Many people use multiple IM clients (and use meta IM services like Meebo and Trillian to manage that). And IM innovation has been strong in the past few years - common features these days include interoperability, flexible identities, rich media chat, in-browser chat, location-based chat, and contextual chat. So whatever IM client you use, there is a lot you can do with them on the Web.

7. Yahoo Music is a colorful and feature-rich online music service. Just today they released playlists, a new samples player, and web subscription playback. Yahoo acquired Webjay, an innovative playlisting startup, back in January 2006. So it's great to see playlisting make an appearance now in Yahoo Music. The new playlist functionality was described by Lucas Gonze (founder of Webjay) as "a full-featured module which includes the ability to play tracks and to comment on playlists. You can browse playlists by creator and you can browse playlists which a person has commented on, so there is a content-focused social network."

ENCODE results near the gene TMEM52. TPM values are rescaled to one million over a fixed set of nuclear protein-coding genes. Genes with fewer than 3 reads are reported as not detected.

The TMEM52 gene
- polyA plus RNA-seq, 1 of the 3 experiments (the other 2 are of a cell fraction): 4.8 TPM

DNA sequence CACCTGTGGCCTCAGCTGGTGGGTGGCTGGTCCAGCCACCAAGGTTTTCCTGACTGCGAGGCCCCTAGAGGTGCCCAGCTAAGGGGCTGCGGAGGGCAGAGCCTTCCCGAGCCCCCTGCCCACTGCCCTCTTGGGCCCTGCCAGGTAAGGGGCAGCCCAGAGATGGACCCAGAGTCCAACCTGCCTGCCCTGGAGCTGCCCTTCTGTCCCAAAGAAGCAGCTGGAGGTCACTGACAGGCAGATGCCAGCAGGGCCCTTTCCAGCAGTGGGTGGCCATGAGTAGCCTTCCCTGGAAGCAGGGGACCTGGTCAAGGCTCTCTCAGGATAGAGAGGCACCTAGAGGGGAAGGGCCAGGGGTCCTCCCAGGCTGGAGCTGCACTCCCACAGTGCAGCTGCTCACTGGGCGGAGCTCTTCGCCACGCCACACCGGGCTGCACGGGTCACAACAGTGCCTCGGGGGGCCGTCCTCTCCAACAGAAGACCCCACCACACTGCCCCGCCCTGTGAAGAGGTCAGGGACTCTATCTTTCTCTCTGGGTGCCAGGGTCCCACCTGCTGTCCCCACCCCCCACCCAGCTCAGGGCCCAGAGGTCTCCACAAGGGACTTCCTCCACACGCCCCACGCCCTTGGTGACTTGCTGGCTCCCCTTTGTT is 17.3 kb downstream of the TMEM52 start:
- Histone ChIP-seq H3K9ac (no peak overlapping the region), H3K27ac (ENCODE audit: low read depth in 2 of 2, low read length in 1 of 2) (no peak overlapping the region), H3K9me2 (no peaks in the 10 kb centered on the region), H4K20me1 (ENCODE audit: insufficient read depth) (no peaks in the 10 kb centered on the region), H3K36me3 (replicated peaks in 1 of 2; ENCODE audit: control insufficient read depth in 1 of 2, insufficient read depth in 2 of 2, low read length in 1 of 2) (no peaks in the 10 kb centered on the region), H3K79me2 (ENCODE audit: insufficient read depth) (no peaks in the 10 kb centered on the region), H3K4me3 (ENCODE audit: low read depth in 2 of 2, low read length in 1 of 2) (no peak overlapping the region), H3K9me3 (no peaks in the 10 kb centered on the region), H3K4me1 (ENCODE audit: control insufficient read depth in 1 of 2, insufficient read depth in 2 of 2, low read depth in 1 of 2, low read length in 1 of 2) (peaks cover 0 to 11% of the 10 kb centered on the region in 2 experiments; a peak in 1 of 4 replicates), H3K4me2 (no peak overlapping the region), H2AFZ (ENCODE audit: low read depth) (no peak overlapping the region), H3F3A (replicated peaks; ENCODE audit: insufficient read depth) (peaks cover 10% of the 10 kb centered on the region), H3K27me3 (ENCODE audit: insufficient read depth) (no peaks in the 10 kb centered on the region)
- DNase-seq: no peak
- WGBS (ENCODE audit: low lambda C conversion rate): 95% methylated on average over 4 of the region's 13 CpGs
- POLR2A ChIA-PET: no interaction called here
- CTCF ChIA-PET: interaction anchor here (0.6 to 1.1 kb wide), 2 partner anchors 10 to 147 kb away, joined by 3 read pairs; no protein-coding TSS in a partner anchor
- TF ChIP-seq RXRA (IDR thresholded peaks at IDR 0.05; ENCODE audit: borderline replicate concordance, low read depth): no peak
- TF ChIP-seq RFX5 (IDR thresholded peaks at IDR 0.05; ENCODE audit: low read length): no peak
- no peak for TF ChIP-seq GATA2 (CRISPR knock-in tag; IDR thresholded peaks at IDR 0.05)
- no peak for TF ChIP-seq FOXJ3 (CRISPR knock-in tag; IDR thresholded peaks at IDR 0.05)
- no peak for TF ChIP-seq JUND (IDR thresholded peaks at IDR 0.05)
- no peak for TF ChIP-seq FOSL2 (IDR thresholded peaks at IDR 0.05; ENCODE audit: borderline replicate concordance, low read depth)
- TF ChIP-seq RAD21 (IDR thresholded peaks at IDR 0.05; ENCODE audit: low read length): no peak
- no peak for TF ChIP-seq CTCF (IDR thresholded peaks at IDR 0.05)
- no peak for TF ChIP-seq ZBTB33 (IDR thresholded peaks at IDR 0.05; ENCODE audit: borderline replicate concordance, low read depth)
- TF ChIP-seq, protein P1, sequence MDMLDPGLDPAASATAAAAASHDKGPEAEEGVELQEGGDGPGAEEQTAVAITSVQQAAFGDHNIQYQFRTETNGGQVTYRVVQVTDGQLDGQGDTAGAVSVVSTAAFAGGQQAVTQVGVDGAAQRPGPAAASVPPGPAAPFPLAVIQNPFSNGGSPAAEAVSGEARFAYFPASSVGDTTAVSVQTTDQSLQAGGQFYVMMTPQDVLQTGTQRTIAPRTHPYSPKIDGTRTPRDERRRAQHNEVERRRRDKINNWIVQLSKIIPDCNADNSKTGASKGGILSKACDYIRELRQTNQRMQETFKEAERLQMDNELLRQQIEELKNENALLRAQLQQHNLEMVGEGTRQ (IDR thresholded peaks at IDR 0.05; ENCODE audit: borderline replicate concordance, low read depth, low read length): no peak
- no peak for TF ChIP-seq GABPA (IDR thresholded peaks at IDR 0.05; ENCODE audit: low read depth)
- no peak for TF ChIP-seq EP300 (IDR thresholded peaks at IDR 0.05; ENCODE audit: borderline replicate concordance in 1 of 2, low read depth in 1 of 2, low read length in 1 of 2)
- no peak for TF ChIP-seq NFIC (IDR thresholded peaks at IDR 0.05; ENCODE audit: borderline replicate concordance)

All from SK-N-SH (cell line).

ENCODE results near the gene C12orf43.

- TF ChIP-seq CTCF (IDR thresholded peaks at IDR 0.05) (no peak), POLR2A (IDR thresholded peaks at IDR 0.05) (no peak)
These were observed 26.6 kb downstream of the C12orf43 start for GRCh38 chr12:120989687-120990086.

8. del.icio.us - As Alex Iskold wrote in the R/WW Social Bookmarking Faceoff in September, it could be argued that the current social web era started with del.icio.us and the advent of social bookmarking. The simple concept of a tag has turned our interactions with the web upside down. The idea of being able to store your bookmarks online, share them with everyone and see what others have bookmarked - triggered the sequence of events that resulted in today's rich and social web ecosystem.

Yahoo acquired del.icio.us in December 2005 and, like Flickr, it has iterated in small steps since then. There was initially talk that del.icio.us would integrate with Yahoo's other bookmarking service, My Web 2.0. But that never happened. In the end, del.icio.us has stayed pretty much independent - which is exactly how its many fans like it.

9. Yahoo Mobile - Yahoo OneSearch launched in January this year and then became the default mobile Yahoo homepage in March. This made it a purely search-centric homepage for mobile phones, whereas the old site had both search and a kind of mini-portal. There is a lot of added functionality in oneSearch; it tries to provide context when searching for something on your mobile phone, recognizing that on a phone you need different types of info than on a PC.